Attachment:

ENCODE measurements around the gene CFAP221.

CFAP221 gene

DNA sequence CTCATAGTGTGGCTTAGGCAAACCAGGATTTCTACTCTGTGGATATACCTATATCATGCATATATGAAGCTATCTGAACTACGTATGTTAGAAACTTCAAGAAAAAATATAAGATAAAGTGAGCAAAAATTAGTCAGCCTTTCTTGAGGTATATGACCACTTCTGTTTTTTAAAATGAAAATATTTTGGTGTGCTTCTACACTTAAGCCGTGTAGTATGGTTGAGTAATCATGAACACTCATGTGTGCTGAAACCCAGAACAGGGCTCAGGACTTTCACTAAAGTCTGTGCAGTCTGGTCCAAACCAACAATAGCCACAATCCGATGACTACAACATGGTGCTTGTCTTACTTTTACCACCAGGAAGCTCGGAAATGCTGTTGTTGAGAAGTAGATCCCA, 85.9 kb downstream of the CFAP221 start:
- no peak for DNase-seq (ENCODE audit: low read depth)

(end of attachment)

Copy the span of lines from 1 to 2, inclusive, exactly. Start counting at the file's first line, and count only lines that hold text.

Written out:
ENCODE measurements around the gene CFAP221.

CFAP221 gene